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Most novice investors have a collective illusion that mutual funds invest only in stocks. Mutual funds are broadly classified into three categories – equity funds, debt funds, and hybrid funds. We have covered the following in this article:
No, mutual funds don’t invest only in stocks. This wrong perception is mostly because the mutual fund companies, in their advertisements, conclude saying ‘mutual funds are subject to market risks’. One should understand that market risks mean the chances of prices of securities fluctuating. If the fluctuation happens towards the south at a time when you wish to withdraw funds, then you may suffer losses. This is market risk in brief. However, mutual funds invest across equity and debt instruments, depending on their type. Also, some portion of the pooled investments would be kept in cash or invested in cash equivalents in order to facilitate liquidity and redemption requests.
Mutual funds are broadly classified into three types – equity mutual funds, debt mutual funds, and hybrid/balanced mutual funds. Equity funds are those mutual funds that invest predominantly (at least 65%) in equity shares of companies across all market capitalisations. Equity funds are further divided based on the market capitalisation of the companies that they go onto invest. Also, there is a tax-saver fund available. Equity-linked savings scheme (ELSS) is the only kind of mutual funds covered under Section 80C of the Income Tax Act, 1961. Equity funds are also classified based on the sector and theme of the companies that they choose to invest in. Equity funds that track a popular stock market index are called index funds. Equity funds are considered to be the riskiest among all mutual funds as they are exposed to the equity market. Also, they have the potential to offer the highest returns among all mutual funds. Debt mutual funds are those mutual funds that invest predominantly (at least 65%) in debt instruments such as treasury bills, government bonds, high-rated corporate bonds, and so on. Debt funds are considered to be as the least risky among all mutual funds. If you are not willing to bear any risk, then investing in debt funds is apt for you. Hybrid or balanced mutual funds invest across both debt and equity instruments to balance the risk-reward ratio. Investors must note that the fund managers cannot invest in those instruments that are not in line with the investment objective of the fund. For instance, a debt fund manager cannot pick up risky equity shares, which is against the investment mandate of the mutual fund plan. Also, there are regulatory bodies such as the Securities and Exchange Board of India (SEBI) and the Association of Mutual Funds in India (AMFI) to ensure that the fund houses are ethical in their operations.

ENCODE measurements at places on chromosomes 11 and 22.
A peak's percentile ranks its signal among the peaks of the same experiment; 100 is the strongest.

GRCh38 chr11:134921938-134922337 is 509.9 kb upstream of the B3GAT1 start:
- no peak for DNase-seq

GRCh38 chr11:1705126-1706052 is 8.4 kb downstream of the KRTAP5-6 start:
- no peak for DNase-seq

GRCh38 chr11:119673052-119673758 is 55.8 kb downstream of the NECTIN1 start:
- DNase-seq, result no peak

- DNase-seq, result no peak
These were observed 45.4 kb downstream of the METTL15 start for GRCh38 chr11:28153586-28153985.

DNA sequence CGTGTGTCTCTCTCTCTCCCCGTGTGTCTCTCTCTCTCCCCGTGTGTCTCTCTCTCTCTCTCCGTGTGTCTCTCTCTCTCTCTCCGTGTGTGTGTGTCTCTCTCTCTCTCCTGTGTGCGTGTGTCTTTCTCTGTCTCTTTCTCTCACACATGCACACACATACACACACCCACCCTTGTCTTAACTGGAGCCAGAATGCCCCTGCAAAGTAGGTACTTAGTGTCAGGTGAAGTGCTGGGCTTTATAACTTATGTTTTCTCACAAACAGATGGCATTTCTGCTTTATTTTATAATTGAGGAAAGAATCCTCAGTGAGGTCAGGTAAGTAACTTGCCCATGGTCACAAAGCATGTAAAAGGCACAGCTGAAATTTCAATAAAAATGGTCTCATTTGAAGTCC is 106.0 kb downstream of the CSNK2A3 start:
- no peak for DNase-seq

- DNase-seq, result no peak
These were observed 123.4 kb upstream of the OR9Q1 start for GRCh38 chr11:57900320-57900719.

With a wide range of mutual funds available, investors must assess their requirements, risk profile, and investment horizon before they choose to invest in any mutual fund. This is very important as investing in a wrong mutual fund may lead to financial difficulties when the funds are needed. If an individual is not able to figure which fund suits them the best, then they can seek the help of a financial advisor. Mutual funds don’t invest only in stocks. As mentioned above, they also invest in debt securities. There are mutual funds that suit different requirements, risk level, and investment horizon. Therefore, investors must know what they are looking for before investing in any mutual fund scheme. If an investor is finding it hard to identify the right mutual fund for them, then they should consult a financial advisor.